Microbicides represent a potential intervention strategy for preventing HIV transmission. Vaginal microbicides would meet the need for a discreet method that women could use to protect themselves against HIV. Although early-generation microbicides failed to demonstrate efficacy, newer candidates are based on more potent antiretroviral (ARV) products. Positive data from the CAPRISA 004 trial of tenofovir gel support use in women and represent a turning point for the field. This article reviews current progress in development of ARV-based microbicides. We discuss the consensus on selection criteria, the potential for drug resistance, rationale for drug combinations, and the use of pharmacokinetic (PK)/pharmacodynamic (PD) assessment in product development. The urgent need for continued progress in development of formulations for sustained delivery is emphasized. Finally, as the boundaries between different prevention technologies become increasingly blurred, consideration is given to the potential synergy of diverse approaches across the prevention landscape.
Veazey RS, Shattock RJ, Klasse PJ, et al., 2012, Animal Models for Microbicide Studies, CURRENT HIV RESEARCH, Vol: 10, Pages: 79-87, ISSN: 1570-162X
Herrera C, Shattock RJ, 2012, Potential Use of Protease Inhibitors as Vaginal and Colorectal Microbicides, CURRENT HIV RESEARCH, Vol: 10, Pages: 42-52, ISSN: 1570-162X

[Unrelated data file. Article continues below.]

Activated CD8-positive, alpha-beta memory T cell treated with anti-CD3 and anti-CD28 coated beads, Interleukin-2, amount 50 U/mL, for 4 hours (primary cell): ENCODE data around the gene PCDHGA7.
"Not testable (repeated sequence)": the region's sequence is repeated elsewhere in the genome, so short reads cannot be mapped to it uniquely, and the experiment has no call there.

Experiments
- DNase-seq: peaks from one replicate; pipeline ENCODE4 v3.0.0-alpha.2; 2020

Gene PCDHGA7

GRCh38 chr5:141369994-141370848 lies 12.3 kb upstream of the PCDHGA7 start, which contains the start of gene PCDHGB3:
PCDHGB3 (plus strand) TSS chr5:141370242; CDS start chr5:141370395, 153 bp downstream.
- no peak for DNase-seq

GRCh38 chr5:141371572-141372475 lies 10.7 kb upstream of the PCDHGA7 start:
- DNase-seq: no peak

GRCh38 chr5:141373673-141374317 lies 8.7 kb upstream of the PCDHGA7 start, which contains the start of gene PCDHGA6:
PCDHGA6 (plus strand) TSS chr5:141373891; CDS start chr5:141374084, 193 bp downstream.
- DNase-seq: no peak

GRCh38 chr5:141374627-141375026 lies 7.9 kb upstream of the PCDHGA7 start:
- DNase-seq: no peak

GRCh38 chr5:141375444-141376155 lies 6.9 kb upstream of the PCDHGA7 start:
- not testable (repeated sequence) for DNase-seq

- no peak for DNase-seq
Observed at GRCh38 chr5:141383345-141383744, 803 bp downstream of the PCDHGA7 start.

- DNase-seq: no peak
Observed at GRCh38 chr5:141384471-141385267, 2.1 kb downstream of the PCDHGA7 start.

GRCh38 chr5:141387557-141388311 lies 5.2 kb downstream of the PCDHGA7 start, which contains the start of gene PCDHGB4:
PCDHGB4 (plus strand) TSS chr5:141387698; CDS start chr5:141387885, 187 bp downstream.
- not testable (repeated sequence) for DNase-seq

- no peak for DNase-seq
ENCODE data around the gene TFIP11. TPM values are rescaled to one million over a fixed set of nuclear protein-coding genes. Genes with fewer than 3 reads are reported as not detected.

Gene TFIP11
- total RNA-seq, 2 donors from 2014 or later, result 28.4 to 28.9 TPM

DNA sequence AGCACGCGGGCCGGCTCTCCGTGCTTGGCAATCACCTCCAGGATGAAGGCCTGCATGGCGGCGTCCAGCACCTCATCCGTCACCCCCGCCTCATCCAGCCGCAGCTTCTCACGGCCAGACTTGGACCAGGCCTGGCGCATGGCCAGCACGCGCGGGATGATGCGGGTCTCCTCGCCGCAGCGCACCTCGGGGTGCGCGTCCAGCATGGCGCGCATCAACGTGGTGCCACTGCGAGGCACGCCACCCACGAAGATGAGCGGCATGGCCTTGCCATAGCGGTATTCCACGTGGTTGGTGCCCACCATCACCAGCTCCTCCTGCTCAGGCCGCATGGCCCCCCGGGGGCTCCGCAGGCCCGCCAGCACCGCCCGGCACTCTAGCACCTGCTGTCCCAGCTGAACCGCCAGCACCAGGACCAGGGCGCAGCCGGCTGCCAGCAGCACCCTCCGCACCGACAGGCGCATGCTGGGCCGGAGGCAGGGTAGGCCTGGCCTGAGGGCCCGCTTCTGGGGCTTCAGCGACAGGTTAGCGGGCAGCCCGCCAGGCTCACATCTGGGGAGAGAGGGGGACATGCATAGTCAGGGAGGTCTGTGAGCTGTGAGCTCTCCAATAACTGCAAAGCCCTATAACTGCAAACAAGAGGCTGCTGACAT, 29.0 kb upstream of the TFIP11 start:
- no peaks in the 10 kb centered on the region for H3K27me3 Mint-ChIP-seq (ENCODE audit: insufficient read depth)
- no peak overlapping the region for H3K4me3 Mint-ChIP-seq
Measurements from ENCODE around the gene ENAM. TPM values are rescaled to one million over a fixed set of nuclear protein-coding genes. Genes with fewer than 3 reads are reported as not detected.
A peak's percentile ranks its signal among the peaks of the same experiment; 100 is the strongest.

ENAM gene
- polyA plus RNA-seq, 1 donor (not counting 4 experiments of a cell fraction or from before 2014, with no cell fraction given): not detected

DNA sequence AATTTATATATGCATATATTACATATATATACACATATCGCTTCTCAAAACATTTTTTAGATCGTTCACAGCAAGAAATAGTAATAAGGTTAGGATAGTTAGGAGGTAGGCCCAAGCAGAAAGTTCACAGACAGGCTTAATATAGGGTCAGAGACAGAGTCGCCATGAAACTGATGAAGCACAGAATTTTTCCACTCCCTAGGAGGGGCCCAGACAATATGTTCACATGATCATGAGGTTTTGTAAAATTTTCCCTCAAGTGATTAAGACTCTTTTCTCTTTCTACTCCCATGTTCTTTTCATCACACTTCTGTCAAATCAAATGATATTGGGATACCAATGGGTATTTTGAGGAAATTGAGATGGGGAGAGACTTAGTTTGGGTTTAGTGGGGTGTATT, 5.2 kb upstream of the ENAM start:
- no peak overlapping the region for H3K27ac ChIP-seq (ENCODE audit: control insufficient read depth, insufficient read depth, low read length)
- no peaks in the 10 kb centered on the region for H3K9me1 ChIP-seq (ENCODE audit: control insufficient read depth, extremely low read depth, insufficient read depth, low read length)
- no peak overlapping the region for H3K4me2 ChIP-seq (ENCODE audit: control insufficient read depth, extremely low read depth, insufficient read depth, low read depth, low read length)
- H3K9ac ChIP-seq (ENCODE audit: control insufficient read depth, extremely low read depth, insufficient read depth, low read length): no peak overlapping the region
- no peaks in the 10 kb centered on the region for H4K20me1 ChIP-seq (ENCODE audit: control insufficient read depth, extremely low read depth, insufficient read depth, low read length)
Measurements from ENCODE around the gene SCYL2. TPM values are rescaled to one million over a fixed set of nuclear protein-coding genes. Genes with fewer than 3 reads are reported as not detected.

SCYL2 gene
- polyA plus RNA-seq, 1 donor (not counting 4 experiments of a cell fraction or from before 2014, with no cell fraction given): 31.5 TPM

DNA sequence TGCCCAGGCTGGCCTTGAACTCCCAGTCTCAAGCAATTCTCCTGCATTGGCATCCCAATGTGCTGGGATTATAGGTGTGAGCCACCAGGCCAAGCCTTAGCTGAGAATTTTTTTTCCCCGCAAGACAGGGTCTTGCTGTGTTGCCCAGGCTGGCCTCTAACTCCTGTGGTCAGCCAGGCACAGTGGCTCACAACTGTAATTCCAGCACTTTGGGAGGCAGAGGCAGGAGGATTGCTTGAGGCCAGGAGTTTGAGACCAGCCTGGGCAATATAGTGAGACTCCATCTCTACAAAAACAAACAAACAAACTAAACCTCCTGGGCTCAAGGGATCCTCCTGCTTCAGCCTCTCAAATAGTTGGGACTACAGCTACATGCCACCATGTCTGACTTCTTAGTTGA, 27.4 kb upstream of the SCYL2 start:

Shattock R, Rosenberg Z, 2012, Microbicides: Topical Prevention against HIV, HIV: From Biology to Prevention and Treatment, Editors: Bushman, Nabel, Swanstrom, Publisher: Cold Spring Harbor Laboratory Press, Pages: 505-521
Forbes CJ, Lowry D, Geer L, et al., 2011, Non-aqueous silicone elastomer gels as a vaginal microbicide delivery system for the HIV-1 entry inhibitor maraviroc, JOURNAL OF CONTROLLED RELEASE, Vol: 156, Pages: 161-169, ISSN: 0168-3659
Kelly CG, Shattock RJ, 2011, Specific microbicides in the prevention of HIV infection, JOURNAL OF INTERNAL MEDICINE, Vol: 270, Pages: 509-519, ISSN: 0954-6820
Herrera C, Cranage M, McGowan I, et al., 2011, Colorectal microbicide design: triple combinations of reverse transcriptase inhibitors are optimal against HIV-1 in tissue explants, AIDS, Vol: 25, Pages: 1971-1979, ISSN: 0269-9370